The pace and immediacy of the world that our students live in can present challenge. Digital platforms and social media can provide learning and debate for us all, but as adults we are aware of the negative aspects that can also be generated. As a school we remain committed to ensuring that we address these concerns, challenge misconceptions, and educate young people to be safe, informed and courageous in the decisions they make. In recent months we have benefitted from visits by professional organisations and charities to support us in this work. ‘Soulscape’, a Wokingham charity, gave a workshop with our KS4 students regarding understanding pornography in society and, on Tuesday this week, all students from Year 7 – 11 enjoyed a performance from the boy band, ‘Here At Last’. They offered an unplugged concert and spoke to the students about cyber bullying and online safety. The feedback from these sessions has been extremely positive.

    We have also valued a series of workshops with the local charity, Brave Minds. This charity has a range of goals centred in supporting schools and sports organisations in keeping the promotion of positive mental health at the heart of their community. This charity has been founded by the Rugby community and it has a number of professional Rugby players as its ambassadors. Their aim is to address the cultural challenge for young men and explore ‘toxic masculinity’ in the broadest sense. They have given a small group of Year 10 boys space to talk, learn and reflect on their mental health and behaviours whilst learning about themselves and who they want to be. We hope to continue our partnership with this charity - #togetherwecan.

    Finally, I would like to share with you our response to the conflict taking place in Ukraine. This week, tutors and teaching staff have been ready and prepared to offer time and space for our students to discuss the situation. Using the ‘Windows, Mirrors, Doors’ structure, we have encouraged the students to begin by ‘looking through the window’ at the facts. They have been encouraged to explore the historical and political context, whilst ensuring that they are using reliable sources. Following this, they ‘look into the mirror’ and consider their own thoughts, reflections and questions regarding what they have learned and the impact of the situation. Finally, ‘the door’ supports the students in considering what steps they might take next in response to their learning. In line with our vision of ‘Go and do likewise’, they consider what opportunities are possible in order to make a difference.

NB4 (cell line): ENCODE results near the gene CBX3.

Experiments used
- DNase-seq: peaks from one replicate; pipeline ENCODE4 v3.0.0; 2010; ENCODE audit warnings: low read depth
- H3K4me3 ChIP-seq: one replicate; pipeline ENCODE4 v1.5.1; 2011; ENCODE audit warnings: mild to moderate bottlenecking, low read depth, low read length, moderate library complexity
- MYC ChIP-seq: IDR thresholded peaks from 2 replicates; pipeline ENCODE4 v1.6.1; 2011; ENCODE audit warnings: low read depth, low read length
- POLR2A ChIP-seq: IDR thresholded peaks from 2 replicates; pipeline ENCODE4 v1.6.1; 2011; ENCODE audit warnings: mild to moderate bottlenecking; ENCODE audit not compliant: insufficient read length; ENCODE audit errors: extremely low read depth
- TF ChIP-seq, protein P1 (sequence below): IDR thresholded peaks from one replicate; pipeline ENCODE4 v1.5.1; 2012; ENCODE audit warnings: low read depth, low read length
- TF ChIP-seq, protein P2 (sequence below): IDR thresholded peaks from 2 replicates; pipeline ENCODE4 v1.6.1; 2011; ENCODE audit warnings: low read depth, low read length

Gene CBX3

We would like to show love and compassion to those who have been affected by the events in Ukraine. This morning, the Student Voice Council will meet and discuss how they believe we should respond as a school community. We are aware that many organisations are accepting donations of resources but we will also consider the possibility of a donation of funds to The British Red Cross or UNICEF, as an additional way of getting support to those who need it. The Student Council will be writing to parents and students to share their intentions and will ask for your support in due course. We hope that you will be able to support their plans, should you be able to. We will continue to pray for all of those in need, focusing on strength, love and hope to carry them forward.

     

    Thank you for your on-going support of our school.

    Yours faithfully

    Rebecca Alexander

    Deputy Headteacher

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  • Christmas is coming!

    Published 15/12/21, by Allison Holloway

    As I write, I am looking out of my office window at the students enjoying the Mince Pie Relay on the Wargrave field. It is wonderful to see them having fun and showing team spirit but the best part is hearing their laughter at the end of a long autumn term.

    Christmas is coming!